The classic that is widely acknowledged to be the most valuable and insightful book ever written on the dynamics of working-class family life by a renowned sociologist, psychotherapist, and bestselling author."One of the most devastating critiques of contemporary American life that I have read."--Michael B. Katz Professor of History, York University"This is a sensitive andThe classic that is widely acknowledged to be the most valuable and insightful book ever written on the dynamics of working-class family life by a renowned sociologist, psychotherapist, and bestselling author."One of the most devastating critiques of contemporary American life that I have read."--Michael B. Katz Professor of History, York University"This is a sensitive and compassionate portrayal of childhood, marriage, and adult life among the hard-working not-quite poor. It is an important contribution to our understanding of ourselves."--Robert S. Weiss, author of "Marital Separation"...
|Title||:||Worlds Of Pain: Life In The Working-class Family|
|Number of Pages||:||320 Pages|
|Status||:||Available For Download|
|Last checked||:||21 Minutes ago!|
Worlds Of Pain: Life In The Working-class Family Reviews
I understand why this was a seminal piece of sociological research into class at the time it was published. Unfortunately, reading it now, the voices in the book sound embedded in a time that has passed and the mammoth changes we have experienced since the book was published have altered the class landscape in such major ways that there is difficulty in crossing this time lapse. However economic deprivation will only ever create 'mounting disadvantages' and from what I see all around me it looks worse.Poverty is exceptionally sad and some of Rubin's early observations in her book manages to articulate some of this.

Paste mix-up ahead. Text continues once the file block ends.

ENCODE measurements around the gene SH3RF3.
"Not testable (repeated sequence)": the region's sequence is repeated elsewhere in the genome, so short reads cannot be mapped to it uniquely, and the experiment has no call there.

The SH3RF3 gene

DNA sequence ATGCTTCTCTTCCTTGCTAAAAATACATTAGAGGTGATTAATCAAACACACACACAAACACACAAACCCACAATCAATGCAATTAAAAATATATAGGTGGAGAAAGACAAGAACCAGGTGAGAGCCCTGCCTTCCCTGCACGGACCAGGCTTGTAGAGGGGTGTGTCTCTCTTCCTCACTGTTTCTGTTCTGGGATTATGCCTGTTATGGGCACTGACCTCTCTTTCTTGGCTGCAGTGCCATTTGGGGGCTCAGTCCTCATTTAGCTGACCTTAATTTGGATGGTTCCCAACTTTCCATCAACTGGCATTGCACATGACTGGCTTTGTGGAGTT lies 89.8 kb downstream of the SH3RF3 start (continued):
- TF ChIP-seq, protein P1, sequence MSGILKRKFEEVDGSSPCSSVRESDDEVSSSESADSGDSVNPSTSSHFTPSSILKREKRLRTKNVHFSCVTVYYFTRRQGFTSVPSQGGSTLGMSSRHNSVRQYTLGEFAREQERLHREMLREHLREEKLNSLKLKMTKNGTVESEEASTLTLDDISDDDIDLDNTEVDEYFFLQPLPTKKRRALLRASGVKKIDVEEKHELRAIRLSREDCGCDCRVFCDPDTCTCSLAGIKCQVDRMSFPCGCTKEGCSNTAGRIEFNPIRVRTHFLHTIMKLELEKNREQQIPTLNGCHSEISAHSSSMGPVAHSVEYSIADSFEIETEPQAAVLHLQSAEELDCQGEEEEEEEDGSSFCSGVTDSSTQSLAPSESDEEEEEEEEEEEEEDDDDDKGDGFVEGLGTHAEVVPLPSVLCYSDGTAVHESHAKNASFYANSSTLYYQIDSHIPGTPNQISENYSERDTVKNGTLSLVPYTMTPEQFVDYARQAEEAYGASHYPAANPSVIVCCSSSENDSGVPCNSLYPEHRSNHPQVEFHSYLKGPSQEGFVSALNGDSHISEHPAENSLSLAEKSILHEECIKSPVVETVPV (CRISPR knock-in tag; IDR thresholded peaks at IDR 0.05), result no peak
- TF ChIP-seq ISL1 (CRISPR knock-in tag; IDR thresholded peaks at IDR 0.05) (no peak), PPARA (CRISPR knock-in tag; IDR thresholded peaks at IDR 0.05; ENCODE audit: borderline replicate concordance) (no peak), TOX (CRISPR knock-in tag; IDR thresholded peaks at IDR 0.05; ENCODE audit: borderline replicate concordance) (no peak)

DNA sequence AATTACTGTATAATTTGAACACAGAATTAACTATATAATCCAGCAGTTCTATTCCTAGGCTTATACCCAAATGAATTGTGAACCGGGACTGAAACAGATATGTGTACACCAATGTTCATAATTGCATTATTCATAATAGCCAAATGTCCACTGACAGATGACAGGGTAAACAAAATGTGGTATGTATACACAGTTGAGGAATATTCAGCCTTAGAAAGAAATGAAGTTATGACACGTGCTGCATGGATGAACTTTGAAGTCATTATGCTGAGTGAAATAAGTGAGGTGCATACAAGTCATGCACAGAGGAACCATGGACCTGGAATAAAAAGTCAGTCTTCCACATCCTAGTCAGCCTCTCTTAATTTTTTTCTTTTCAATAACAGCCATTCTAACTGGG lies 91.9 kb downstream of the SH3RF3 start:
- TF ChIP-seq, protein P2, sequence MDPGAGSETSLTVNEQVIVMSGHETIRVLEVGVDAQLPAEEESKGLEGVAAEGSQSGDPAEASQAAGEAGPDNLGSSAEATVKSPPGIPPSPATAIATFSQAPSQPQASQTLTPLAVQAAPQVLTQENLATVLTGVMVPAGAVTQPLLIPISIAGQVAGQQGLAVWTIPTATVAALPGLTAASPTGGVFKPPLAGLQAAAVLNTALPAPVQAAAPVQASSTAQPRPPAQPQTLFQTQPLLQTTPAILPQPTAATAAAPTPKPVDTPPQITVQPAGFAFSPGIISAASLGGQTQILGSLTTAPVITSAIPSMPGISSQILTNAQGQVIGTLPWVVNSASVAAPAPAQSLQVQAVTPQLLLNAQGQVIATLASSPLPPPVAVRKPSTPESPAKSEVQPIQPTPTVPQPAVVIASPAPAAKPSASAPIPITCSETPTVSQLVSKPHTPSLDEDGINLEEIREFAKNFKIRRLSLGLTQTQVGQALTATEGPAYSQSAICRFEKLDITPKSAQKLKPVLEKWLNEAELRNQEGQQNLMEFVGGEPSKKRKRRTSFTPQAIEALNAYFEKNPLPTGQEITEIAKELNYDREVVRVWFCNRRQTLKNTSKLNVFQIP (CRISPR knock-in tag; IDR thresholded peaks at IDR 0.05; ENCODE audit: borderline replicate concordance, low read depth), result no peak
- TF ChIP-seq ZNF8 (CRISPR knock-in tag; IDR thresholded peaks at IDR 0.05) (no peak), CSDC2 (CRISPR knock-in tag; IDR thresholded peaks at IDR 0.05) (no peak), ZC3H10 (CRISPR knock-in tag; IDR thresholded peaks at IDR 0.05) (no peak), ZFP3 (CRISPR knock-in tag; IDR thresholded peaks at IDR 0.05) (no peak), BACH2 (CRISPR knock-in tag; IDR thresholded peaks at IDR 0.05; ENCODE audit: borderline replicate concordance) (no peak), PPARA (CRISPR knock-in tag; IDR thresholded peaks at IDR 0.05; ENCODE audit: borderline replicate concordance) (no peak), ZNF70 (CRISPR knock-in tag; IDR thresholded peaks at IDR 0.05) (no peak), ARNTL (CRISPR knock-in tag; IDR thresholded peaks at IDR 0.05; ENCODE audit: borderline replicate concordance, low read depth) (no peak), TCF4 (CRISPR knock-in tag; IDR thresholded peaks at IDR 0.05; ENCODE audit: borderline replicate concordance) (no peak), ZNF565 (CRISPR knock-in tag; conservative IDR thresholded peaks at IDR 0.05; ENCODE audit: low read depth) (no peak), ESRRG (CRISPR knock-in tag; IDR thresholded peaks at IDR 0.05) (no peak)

Brutal. So sad. Hits too close to home. This book was published the year my parents had their first child. Resonance. So much human potential and happiness is needlessly destroyed by the drive for superfluous profit. This book, and the precarious forty years that have elapsed since its publication, are testaments to how corrosive America's ideological fixation on free-market capitalism has been for our collective lived experience. The U.S. is like an alcoholic drinking because they are sad they're an alcoholic. The effective feudalism, the intergenerational oppression the working-class is held in, due to ideology, must end. It's not even pragmatic to be wasting lives in this manner. It's slow sadism.
To get the whole world out of bed And washed, and dressed, and warmed, and fed, To work, and back to bed again, Believe me, Saul, costs worlds of pain. I loved this book and its depiction of the working class. My only sadness is how dated it is. I wish someone would recommend a similar but more current study.
An excellent book (now background but excellent qualitative data) for Social Problems, Introduction to Sociology, Family, or Social Psychology.
I read this in 1983 for a Women's Studies course and was very impressed. The 5-star rating is based on my impression at the time (I haven't re-read recently, but it is still on my bookshelf).
A study of working class families in the 1970s. This kind of book (almost) makes me want to go back to graduate school.
I always believe that early marriage isn't the way out from poverty.
kinda depressing but an easy read and, hmmmm, what's the word, "informative" I suppose
a deeply moving and perceptive sociological study...